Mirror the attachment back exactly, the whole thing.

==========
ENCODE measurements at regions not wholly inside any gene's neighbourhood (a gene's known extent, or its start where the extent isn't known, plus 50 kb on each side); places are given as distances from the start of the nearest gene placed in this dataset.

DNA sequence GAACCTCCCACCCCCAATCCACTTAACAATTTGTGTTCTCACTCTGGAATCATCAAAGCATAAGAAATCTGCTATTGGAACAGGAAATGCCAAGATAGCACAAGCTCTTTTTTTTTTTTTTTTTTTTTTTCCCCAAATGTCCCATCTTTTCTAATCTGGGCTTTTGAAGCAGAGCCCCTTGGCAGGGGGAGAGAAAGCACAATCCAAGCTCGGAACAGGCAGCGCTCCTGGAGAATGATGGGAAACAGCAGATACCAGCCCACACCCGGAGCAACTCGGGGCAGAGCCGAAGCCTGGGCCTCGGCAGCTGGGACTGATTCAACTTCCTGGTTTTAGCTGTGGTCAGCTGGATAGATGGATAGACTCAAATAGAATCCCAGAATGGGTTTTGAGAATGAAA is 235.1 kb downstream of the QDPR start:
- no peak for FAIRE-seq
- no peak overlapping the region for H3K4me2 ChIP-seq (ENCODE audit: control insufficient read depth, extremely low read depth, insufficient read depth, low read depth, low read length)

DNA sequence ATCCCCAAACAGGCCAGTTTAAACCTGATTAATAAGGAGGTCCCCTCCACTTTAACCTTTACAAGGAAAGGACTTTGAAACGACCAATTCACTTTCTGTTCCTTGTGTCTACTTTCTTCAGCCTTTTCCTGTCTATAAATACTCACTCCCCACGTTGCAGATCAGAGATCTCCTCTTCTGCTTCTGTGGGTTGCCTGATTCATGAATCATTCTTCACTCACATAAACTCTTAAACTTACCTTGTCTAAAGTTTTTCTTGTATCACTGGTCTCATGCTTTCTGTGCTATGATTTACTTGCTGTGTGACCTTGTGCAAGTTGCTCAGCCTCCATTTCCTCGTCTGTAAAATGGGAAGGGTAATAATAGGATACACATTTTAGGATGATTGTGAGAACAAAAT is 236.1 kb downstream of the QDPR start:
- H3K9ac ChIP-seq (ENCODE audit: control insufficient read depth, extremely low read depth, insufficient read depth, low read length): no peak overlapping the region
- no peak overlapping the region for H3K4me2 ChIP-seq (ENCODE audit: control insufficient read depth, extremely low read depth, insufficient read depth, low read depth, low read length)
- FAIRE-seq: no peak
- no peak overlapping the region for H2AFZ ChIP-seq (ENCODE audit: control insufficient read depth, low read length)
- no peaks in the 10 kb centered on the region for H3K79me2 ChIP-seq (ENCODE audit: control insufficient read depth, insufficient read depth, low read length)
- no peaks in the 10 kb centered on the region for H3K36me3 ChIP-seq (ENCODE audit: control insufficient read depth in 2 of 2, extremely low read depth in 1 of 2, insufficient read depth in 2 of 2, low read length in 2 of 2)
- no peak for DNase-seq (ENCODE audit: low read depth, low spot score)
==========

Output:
ENCODE measurements at regions not wholly inside any gene's neighbourhood (a gene's known extent, or its start where the extent isn't known, plus 50 kb on each side); places are given as distances from the start of the nearest gene placed in this dataset.

DNA sequence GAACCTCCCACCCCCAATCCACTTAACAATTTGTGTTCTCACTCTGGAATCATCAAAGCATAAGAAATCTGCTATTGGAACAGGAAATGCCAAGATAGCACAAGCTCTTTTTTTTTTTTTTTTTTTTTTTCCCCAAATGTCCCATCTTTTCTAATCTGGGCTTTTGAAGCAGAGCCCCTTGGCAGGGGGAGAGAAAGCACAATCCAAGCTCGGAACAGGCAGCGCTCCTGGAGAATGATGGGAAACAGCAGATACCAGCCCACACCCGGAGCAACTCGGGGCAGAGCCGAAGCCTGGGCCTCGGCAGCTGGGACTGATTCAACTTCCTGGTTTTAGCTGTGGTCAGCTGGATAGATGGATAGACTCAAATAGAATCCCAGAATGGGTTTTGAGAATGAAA is 235.1 kb downstream of the QDPR start:
- no peak for FAIRE-seq
- no peak overlapping the region for H3K4me2 ChIP-seq (ENCODE audit: control insufficient read depth, extremely low read depth, insufficient read depth, low read depth, low read length)

DNA sequence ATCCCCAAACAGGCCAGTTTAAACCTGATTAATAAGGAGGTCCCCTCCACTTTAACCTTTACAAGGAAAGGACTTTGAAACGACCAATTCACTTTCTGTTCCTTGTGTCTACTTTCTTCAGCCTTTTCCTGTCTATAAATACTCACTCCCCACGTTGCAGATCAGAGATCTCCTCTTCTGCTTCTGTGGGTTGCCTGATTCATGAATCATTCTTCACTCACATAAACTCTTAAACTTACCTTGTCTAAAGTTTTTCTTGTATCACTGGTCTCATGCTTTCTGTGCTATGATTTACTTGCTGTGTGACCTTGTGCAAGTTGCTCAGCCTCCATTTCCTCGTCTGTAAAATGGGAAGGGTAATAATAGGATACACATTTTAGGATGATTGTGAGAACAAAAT is 236.1 kb downstream of the QDPR start:
- H3K9ac ChIP-seq (ENCODE audit: control insufficient read depth, extremely low read depth, insufficient read depth, low read length): no peak overlapping the region
- no peak overlapping the region for H3K4me2 ChIP-seq (ENCODE audit: control insufficient read depth, extremely low read depth, insufficient read depth, low read depth, low read length)
- FAIRE-seq: no peak
- no peak overlapping the region for H2AFZ ChIP-seq (ENCODE audit: control insufficient read depth, low read length)
- no peaks in the 10 kb centered on the region for H3K79me2 ChIP-seq (ENCODE audit: control insufficient read depth, insufficient read depth, low read length)
- no peaks in the 10 kb centered on the region for H3K36me3 ChIP-seq (ENCODE audit: control insufficient read depth in 2 of 2, extremely low read depth in 1 of 2, insufficient read depth in 2 of 2, low read length in 2 of 2)
- no peak for DNase-seq (ENCODE audit: low read depth, low spot score)